“Why does reading matter? Because language and narrative are what we have.””–The Art of Reading by David L. Ulin
This book had my name on it. Like many people, I struggle with internet dysfunction. (I refuse to call it addiction.) When I started this blog in December 2012, I decided to write a bookish post every day. Imagine my shock when I discovered in 2014 that my book blog interfered with my reading.
In The Lost Art of Reading: Books and Resistance in a Troubled Time, David L. Ulin, a critic, essayist, and former editor of the L.A. Times book page, writes about his own struggle with interrupted reading. This book-length essay, first published in 2010, reminds us of why we need to read deeply. The book has been reissued with a new introduction by Ulin.
Ulin is like us, in that he has always been an avid reader and remembers the cities he has visited in terms of bookstores. (The world is just one big bookstore and we all know it.) But he began to struggle with reading with full attention after he got high-speed internet in 2006. During the 2008 election he was constantly checking the news on the internet. He writes,
I have a mental picture of myself at the computer, several on-screen windows open, one an email queue, one a piece of writing, the rest digital shards of reportage or documentation from a variety of sources: CNN, Reuters, Fox. I know this is apocryphal because, even in this era of extreme distraction, I am not a multitasker, but rather someone who does first one thing and then the next in scattered sequence, closing each application before opening another, looking, for the most part, at a single item at a time. And yet, something about this image strikes me with the force of metaphor, with the essence of emotional truth.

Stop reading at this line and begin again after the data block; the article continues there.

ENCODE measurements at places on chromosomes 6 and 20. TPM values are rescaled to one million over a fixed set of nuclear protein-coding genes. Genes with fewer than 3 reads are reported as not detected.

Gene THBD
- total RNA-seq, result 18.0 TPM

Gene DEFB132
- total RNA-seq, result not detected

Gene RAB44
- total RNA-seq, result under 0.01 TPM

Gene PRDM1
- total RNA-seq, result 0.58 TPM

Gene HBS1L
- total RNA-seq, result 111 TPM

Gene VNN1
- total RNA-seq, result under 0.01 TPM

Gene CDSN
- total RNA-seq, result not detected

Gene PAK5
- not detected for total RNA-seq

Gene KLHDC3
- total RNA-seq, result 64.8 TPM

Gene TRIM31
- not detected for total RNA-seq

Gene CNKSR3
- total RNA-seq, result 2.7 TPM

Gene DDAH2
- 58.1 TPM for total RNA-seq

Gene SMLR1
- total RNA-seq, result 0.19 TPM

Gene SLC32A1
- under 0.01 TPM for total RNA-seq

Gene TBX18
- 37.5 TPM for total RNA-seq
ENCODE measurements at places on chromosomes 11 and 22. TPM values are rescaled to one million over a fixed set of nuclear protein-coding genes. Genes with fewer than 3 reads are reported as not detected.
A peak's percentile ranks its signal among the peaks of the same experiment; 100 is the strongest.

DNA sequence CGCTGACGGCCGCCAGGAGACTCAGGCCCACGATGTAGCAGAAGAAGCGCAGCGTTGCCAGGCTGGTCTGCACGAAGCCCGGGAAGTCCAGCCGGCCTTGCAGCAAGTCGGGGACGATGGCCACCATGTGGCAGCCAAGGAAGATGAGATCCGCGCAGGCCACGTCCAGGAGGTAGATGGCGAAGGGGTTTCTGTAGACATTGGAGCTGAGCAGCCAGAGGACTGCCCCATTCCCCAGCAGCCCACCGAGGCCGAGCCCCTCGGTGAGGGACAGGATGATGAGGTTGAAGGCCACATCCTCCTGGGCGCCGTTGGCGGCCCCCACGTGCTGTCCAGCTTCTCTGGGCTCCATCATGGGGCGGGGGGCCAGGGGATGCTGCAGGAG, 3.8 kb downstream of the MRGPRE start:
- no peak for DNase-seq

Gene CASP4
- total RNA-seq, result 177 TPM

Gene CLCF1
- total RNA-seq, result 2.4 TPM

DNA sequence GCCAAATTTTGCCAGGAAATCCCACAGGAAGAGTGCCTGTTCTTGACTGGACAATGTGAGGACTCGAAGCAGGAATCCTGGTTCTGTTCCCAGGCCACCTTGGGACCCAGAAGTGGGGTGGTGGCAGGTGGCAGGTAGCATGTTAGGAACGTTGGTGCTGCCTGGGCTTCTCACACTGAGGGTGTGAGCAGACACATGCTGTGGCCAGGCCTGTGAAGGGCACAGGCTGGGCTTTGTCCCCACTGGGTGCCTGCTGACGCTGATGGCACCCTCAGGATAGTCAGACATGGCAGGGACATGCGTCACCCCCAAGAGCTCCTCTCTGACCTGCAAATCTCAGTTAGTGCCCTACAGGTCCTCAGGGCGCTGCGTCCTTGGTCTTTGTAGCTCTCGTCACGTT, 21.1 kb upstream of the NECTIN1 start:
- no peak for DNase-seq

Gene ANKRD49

He writes about how our handheld devices, really high-powered computers, “shave seconds off our downtime,” and neurologists say that the internet has rewired our brains. Ulin’s own concentration on reading books lessened as he gave in to irresistible urges to check the internet frequently. And when his son, Noah, who does not like reading, complained about having to read The Great Gatsby for an English class, Ulin’s encouragement did not help much. His teacher’s insistence on their annotating the text was ruining it for him.
Ulin finds his way back to reading, partly through rereading The Great Gatsby. He reads it with no internet interruptions–the way he used to read.
And consciousness is what we now require, perhaps as much as ever—the space to sit in silence and to think. We need what I once called a quiet revolution, to resist the lures of clickbait and of gossip, to stand clear of all the fake news and the bots. A decade ago—or almost—when I first began to notice my distraction, I did not think of it entirely in political terms. I’m not so sure I do now either, although the lines have been more starkly drawn. Why does reading matter? Because language and narrative are what we have. Without them, we are just scared mammals reacting to the world around us, devoid of agency, of thought, betraying the necessary (and, yes, frightful) inheritance of our own consciousness.
An excellent book for readers in our time. And, by the way, I blog less often now so I can read more.